Love is not abuse
(Photo courtesy of Elisa DiGiacopo)

by Christine Urio

Mount Saint Mary College seniors Elisa DiGiacopo and Kara Rogowski joined forces on their senior project to tackle domestic violence through their “Love Is Not Abuse” event, which kicked off during the week of Feb. 9.

Because February is Teen Dating Violence Awareness month, with not a lot of students knowing what is categorized as dating violence, the two strategically planned to have their event at that time. “Love Is Not Abuse” also coincides with One Billion Rising, a global event to rise against the domestic violence that typically falls around Valentine’s Day.

“The goal was to focus on domestic violence awareness,” DiGiacopo said. “Because college students still fall into the ‘teen dating’ category, we wanted them to know what to look for as signs of abuse.”

Unlike other major topics, like poverty or racism, domestic violence is not talked about often and usually openly discussed only when it happens to celebrities.

“As a society we like to think it doesn’t happen when it does. Dating violence is actually the most under-reported crime there is,” she said.

With these events, they wanted the student body to know what dating violence was, the signs, the types, and their options if it happens to them.  The information provided focused on women, but provided facts for all genders since domestic violence can happen to anyone, regardless of their sex.

During the symposium on Fri., Feb. 13, local organizations like Safe Homes of Orange County and Planned Parenthood were in attendance to answer questions and provide information on how to handle and prevent violent situations.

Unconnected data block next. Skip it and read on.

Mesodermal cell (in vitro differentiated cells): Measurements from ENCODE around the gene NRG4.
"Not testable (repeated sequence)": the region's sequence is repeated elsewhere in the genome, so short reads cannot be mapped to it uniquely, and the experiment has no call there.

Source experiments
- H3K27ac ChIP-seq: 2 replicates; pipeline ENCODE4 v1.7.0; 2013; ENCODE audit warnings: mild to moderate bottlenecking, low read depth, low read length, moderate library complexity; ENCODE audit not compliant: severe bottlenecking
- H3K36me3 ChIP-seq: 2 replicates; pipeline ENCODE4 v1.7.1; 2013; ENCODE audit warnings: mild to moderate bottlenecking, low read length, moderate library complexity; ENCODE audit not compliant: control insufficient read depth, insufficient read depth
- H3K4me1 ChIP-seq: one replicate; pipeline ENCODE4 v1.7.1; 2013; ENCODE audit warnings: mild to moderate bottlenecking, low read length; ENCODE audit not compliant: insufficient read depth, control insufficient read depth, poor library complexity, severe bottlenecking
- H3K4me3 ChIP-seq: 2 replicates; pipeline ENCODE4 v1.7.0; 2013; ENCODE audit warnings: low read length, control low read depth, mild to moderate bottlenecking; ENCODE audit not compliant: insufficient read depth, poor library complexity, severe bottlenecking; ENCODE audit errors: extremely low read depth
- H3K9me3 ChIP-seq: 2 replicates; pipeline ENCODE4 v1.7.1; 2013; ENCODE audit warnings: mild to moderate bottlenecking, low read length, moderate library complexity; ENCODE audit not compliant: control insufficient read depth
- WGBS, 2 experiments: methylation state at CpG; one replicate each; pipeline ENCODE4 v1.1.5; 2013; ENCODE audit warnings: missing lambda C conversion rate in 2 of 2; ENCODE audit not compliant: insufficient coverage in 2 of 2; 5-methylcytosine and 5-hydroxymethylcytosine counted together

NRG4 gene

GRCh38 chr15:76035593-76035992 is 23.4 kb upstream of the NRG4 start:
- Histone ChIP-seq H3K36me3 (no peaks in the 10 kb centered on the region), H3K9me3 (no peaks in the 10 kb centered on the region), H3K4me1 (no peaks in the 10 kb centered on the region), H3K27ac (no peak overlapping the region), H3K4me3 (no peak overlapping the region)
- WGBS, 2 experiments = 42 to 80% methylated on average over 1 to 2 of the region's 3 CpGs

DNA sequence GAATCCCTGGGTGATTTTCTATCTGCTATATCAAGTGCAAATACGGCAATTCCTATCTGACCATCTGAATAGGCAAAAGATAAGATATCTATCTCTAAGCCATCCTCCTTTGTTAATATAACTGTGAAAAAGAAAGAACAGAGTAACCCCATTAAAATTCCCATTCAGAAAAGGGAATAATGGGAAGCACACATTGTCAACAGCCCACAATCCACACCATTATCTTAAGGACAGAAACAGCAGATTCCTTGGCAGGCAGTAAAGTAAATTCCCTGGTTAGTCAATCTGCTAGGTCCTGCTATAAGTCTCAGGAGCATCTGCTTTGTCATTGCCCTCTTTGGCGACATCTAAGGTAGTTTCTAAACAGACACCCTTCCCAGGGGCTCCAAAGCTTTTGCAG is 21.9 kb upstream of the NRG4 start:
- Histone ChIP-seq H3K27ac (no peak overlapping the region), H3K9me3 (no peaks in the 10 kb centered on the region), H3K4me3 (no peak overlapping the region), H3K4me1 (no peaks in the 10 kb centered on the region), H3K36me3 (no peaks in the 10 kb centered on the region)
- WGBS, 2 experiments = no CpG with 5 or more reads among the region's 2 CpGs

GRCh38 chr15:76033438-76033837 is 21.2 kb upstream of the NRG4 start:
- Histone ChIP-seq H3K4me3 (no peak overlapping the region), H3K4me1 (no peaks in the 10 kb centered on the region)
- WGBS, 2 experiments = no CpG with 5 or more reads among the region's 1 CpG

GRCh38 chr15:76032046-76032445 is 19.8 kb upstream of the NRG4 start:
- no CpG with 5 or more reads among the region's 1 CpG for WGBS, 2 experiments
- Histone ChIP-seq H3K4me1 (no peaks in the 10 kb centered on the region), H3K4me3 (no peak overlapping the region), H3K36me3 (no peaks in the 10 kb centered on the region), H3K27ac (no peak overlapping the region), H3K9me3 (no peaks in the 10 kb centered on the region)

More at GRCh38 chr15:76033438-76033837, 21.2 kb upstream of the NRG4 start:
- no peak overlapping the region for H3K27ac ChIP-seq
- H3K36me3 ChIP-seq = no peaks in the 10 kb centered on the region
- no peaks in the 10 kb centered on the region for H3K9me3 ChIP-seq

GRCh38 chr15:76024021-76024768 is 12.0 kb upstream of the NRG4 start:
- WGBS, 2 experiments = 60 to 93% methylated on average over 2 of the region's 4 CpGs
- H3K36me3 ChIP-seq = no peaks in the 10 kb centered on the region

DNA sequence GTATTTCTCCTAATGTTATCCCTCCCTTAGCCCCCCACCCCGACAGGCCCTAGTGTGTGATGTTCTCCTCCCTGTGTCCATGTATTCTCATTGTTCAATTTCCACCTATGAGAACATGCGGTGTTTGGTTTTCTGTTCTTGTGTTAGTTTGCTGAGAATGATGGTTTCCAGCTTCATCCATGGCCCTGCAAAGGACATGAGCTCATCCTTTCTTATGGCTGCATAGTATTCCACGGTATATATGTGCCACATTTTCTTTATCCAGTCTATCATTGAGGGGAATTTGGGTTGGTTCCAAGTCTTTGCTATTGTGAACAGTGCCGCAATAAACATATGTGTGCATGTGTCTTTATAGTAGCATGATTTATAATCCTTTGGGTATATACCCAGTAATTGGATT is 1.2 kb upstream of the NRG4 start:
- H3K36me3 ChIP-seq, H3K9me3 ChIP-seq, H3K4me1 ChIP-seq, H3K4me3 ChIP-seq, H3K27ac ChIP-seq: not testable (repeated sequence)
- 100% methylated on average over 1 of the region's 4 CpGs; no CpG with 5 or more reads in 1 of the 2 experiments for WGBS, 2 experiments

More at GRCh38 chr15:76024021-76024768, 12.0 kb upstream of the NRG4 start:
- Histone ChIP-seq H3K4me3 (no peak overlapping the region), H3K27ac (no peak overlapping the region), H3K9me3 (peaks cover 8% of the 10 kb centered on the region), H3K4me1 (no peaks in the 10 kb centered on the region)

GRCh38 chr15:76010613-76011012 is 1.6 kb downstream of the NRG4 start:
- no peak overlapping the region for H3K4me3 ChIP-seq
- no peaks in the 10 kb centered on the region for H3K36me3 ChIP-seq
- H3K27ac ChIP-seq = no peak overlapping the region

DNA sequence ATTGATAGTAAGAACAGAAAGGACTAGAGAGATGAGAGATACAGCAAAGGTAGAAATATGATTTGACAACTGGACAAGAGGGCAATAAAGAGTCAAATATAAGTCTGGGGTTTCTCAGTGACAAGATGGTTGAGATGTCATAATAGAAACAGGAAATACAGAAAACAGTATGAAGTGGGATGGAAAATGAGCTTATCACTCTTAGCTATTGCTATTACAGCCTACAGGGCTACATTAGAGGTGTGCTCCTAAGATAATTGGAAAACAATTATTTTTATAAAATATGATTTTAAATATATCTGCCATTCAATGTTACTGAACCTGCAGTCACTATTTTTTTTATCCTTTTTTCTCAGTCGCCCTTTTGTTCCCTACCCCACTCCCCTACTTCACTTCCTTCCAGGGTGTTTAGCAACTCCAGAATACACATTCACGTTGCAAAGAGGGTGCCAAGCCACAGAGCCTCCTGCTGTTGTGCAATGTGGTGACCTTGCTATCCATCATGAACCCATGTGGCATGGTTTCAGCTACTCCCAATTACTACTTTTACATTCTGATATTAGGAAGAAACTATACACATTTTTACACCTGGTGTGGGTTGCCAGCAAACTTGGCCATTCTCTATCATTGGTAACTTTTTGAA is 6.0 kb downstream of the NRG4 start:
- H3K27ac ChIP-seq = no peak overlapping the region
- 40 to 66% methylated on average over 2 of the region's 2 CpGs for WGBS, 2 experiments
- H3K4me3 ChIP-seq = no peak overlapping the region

“We want students to look for the signs, like hurting their significant other both physically and emotionally, like controlling every bit of their lives,” DiGiacopo said. “When you spot the signs there are plenty of options, like calling the domestic violence hotline or going to security or the police.”

Safe Homes also gave a lecture as part of their project on Tues., Feb. 10, which focused on what dating violence is, the types that are out there, and what you can do to prevent it.

“We wanted to reach the student body so they can become aware that this can happen to anyone and they can be equipped to help out a friend or themselves,” said DiGiacopo.

DiGiacopo and Rogowski used the slogan “Love Is Not Abuse” to promote their events because they felt that a significant other shouldn’t abuse someone because that isn’t love.

“Just because February is Dating Violence Awareness month doesn’t mean we should just be aware this month, it should be every month,” DiGiacopo said.